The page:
The fight against sexual harassment was the hot topic in Hollywood at the Golden Globes Awards, with outspoken and inspiring remarks by Oprah Winfrey, Reese Witherspoon and others. But allegations of bullying or inappropriate behavior by powerful men are still being made almost every day.
Despite widespread outrage, little focus has been given to effective measures that can be taken by employers to reduce the number of cases and improve the workplace environment.
Our guest is journalist Claire Cain Miller, who writes about gender, families and the future of work for The Upshot, a New York Times site that covers policy and economics. She tells us what works and explains the challenges ahead in the fight for gender equality and respect.
A recent survey found that nearly half of women said they had experienced some form of sexual harassment at work at least once in their careers. A 2015 study revealed that only one-quarter to a third of women who experience sexual harassment report it.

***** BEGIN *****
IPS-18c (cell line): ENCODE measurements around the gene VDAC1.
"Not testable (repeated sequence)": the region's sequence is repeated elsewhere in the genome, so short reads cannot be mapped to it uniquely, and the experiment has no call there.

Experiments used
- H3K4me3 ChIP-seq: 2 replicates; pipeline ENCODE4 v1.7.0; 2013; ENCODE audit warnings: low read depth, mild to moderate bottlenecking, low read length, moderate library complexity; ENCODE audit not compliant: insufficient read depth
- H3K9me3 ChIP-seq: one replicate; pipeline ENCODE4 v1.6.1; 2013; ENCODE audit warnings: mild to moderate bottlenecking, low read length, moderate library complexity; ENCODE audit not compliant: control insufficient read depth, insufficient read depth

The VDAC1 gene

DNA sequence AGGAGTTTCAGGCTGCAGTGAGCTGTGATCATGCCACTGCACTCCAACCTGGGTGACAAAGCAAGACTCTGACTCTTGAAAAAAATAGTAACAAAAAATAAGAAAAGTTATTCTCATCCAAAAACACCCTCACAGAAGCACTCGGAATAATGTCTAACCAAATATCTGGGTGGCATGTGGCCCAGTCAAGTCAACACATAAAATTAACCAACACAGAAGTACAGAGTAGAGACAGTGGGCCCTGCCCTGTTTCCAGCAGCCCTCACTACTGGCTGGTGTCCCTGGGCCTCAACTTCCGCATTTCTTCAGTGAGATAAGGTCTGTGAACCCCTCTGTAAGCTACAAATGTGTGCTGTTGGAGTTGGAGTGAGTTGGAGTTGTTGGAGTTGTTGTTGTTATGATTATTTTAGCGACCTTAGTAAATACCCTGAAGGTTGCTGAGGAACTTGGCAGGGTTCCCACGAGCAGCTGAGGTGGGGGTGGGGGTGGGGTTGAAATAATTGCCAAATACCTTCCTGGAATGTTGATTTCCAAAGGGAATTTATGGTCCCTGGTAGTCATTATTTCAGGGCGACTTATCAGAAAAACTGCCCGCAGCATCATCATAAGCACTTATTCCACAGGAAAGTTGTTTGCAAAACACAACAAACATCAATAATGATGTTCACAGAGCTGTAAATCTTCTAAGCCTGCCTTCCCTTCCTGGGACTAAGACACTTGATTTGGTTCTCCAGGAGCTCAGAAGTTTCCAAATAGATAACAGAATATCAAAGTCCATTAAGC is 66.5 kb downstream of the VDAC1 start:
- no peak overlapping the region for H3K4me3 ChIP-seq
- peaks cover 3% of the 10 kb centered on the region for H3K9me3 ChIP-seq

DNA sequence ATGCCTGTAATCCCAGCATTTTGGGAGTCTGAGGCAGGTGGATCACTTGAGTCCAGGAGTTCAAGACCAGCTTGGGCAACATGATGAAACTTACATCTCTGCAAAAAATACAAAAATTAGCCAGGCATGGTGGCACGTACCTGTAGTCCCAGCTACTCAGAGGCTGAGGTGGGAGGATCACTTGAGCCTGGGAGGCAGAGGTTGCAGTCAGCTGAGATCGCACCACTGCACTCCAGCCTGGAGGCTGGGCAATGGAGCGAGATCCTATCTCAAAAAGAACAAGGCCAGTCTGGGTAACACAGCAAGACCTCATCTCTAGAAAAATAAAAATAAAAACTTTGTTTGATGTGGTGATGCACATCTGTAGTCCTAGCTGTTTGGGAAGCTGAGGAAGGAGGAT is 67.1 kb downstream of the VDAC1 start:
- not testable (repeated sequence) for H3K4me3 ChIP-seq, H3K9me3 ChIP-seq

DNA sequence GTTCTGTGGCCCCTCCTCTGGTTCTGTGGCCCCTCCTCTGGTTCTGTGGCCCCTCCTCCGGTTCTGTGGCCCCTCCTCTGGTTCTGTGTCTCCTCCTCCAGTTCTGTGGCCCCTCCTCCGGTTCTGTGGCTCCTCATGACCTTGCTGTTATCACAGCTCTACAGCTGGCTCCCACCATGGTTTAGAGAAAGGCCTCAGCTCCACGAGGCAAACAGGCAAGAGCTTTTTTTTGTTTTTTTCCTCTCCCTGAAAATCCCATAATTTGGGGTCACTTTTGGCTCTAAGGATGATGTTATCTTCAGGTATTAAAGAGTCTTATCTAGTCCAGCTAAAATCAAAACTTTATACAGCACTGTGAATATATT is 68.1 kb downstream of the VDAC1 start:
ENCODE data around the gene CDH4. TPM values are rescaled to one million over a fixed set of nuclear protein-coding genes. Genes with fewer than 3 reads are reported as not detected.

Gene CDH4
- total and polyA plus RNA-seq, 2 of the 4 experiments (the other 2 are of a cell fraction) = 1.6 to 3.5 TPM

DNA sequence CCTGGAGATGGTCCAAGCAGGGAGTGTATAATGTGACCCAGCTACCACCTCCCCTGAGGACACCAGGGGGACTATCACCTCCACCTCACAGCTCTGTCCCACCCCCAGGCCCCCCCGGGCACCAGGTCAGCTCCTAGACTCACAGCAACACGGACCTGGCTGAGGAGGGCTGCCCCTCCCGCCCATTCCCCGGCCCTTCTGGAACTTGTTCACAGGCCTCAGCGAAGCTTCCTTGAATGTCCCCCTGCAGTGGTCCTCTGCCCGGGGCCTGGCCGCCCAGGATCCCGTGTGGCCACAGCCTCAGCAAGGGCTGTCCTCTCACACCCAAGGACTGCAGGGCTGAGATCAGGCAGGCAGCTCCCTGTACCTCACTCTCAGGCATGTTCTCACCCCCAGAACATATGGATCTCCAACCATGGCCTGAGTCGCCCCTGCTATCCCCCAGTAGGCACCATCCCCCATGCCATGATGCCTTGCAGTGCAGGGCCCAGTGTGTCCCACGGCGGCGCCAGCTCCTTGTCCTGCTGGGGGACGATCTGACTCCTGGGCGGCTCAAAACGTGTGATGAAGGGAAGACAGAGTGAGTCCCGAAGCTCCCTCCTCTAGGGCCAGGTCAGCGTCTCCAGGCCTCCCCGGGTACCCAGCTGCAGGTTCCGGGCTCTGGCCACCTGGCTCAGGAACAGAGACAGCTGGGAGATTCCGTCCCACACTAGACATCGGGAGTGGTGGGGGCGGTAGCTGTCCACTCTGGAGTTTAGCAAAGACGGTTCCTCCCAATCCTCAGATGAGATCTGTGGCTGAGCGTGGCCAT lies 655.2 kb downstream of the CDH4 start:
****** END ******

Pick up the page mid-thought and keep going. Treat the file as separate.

Empower bystanders to act, giving everyone the tools to help prevent harassment. Bystander training is still rare in corporate America, but it has been effectively used in the military and on college campuses. In some cases, direct action may work. One example was Charles Sonder, in the Snackman case, who disrupted a fight on a New York subway train by standing between a couple and loudly eating chips.
Other examples of how to disrupt harassment: Drop a book, ask the victim to come to a conference room or if they want to get coffee. Talk to the victim to make sure she is OK, You might say: “I noticed that happened. Are you alright with that?”
Encourage civility: The Equal Employment Opportunity Commission designed a program to create a culture of respect for everyone, such as spotlighting contributions by people who are marginalized. The program also offers helpful things to say in situations when you want to act but don’t know what to do.
Claire Cain Miller says frequent workplace training programs can help. Employees and managers should be encouraged to report harassment. Professor Ian Ayres of Yale Law School has written "information escrows"-- creative and safer ways to help harassment victims who may fear that reporting wrongdoing to harm their careers.
Among other potential solutions: Gender equity with more women in senior executive positions; greater diversity in occupations now dominated by either men or women; generous workplace and family leave policies.